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Uniform convergence and continuity

  1. Apr 2, 2010 #1
    1. The problem statement, all variables and given/known data


    Let [tex](X,d_X),(Y,d_Y)[/tex] be metric spaces and let [tex]f_k : X \to Y[/tex], [tex]f :
    X \to Y[/tex] be functions such that
    1. [tex]f_k[/tex] is continuous at fixed [tex]x_0 \in X[/tex] for all [tex]k \in \mathbb{N}[/tex]
    2. [tex]f_k \to f[/tex] uniformly
    then [tex]f[/tex] is continuous at [tex]x_0[/tex].

    2. Relevant equations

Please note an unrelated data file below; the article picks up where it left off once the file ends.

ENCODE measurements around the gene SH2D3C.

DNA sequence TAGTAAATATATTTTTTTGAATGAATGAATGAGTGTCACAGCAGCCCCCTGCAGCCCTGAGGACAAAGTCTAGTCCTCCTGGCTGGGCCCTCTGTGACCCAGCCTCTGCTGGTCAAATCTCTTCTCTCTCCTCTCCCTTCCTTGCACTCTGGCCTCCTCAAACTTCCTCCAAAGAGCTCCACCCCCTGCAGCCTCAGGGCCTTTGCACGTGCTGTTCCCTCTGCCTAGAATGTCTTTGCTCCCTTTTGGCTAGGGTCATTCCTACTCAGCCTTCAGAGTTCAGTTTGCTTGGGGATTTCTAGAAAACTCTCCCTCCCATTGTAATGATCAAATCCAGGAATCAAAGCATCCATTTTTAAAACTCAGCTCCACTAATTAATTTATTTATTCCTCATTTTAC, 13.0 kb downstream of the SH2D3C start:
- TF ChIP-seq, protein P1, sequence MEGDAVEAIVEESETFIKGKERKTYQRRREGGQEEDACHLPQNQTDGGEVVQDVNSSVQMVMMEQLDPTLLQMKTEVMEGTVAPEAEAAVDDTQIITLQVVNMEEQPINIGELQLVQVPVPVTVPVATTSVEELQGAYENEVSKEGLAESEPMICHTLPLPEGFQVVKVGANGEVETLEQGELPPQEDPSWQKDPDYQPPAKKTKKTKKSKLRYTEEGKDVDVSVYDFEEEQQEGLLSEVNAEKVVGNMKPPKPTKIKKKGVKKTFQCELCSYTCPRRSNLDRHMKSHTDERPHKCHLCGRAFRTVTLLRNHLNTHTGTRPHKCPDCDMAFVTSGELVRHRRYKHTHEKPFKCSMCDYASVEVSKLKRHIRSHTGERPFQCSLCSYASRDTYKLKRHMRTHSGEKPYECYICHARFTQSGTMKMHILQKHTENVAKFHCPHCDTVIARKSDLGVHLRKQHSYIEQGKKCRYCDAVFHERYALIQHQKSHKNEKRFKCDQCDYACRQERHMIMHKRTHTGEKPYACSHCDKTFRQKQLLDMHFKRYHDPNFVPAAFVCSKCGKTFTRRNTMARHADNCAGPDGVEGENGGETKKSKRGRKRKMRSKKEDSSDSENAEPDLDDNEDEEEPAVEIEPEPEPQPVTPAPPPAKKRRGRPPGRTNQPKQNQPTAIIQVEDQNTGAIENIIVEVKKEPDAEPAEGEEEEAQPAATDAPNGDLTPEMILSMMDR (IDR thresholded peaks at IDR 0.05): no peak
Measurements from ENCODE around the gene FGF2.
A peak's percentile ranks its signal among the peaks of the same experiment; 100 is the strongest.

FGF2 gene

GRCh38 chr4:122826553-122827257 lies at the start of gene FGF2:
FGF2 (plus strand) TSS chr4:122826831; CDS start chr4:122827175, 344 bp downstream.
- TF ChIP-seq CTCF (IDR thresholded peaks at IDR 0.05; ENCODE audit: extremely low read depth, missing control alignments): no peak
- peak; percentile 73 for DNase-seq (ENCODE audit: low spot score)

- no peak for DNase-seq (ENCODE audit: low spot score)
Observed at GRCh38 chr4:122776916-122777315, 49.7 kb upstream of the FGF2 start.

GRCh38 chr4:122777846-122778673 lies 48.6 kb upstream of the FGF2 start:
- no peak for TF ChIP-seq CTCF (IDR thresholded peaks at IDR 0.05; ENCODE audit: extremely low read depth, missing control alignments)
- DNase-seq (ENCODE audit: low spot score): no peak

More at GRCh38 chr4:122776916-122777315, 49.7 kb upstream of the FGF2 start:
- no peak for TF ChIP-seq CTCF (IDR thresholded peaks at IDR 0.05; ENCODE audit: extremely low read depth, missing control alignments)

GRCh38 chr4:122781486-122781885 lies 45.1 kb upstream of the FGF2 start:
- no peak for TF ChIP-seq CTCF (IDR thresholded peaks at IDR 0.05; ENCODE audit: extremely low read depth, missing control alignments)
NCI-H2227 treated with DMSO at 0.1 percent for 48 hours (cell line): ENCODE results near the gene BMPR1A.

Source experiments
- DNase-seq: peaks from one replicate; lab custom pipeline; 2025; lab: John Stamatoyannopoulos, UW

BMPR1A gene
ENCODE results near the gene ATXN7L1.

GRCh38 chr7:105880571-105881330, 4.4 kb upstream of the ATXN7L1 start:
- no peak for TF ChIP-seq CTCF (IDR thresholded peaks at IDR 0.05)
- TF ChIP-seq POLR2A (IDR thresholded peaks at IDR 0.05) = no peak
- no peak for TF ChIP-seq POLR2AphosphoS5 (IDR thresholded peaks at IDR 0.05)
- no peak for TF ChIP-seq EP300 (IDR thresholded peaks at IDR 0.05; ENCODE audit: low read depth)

If all [tex]f_k[/tex] are continuous on [tex]X[/tex] and [tex]f_k \to f[/tex] pointwise, then [tex]f[/tex] need not be continuous. Why?

    3. The attempt at a solution

    I really can't think of an example. Can someone please explain to me why this is so or give me an example?
  2. jcsd
  3. Apr 2, 2010 #2


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    Homework Helper

    f_k(x)=x^k on [0,1]. What's the limit f(x)?
  4. Apr 2, 2010 #3
    The limit [tex]f(x)[/tex] is
    f(x) =& 0 \text{ if } 0 \leq x < 1 \\
    f(x) =& 1 \text{ if } x = 1
    which is not continuous.

    But every [tex]f_k(x) = x^k[/tex] is continuous and converges pointwise to [tex]f[/tex].

    Thank you so much. I never thought about functions like this.
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